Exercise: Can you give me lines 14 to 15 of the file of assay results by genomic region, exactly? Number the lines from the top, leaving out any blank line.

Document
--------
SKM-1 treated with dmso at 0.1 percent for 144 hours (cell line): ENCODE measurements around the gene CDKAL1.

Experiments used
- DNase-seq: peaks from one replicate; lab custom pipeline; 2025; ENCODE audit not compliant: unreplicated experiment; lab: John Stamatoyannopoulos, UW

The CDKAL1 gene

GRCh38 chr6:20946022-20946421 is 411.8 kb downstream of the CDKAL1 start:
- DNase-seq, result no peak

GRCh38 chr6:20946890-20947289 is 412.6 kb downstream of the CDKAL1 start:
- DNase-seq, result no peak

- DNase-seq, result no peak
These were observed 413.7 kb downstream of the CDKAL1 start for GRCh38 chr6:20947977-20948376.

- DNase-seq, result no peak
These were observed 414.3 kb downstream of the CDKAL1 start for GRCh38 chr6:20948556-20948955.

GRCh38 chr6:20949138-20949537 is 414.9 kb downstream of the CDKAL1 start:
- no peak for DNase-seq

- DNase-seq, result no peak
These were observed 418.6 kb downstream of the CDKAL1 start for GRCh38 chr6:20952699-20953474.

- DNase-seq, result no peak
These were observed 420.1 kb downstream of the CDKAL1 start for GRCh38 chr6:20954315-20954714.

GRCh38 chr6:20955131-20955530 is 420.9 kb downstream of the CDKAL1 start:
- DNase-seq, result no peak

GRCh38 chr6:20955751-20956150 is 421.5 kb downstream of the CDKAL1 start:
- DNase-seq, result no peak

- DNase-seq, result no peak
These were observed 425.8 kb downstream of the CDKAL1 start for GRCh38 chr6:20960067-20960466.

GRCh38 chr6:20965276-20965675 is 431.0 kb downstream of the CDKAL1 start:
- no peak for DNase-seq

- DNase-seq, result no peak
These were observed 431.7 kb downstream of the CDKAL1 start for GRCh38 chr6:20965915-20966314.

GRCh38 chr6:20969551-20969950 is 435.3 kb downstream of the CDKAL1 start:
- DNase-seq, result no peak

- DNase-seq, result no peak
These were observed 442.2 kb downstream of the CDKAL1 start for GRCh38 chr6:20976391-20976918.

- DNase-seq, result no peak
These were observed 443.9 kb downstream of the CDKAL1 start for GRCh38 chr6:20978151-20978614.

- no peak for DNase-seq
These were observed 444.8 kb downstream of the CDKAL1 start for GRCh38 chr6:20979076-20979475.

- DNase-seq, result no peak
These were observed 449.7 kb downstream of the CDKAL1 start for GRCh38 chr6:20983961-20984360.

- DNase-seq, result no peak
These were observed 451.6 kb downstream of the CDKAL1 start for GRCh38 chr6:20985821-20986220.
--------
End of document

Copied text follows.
- no peak for DNase-seq

- DNase-seq, result no peak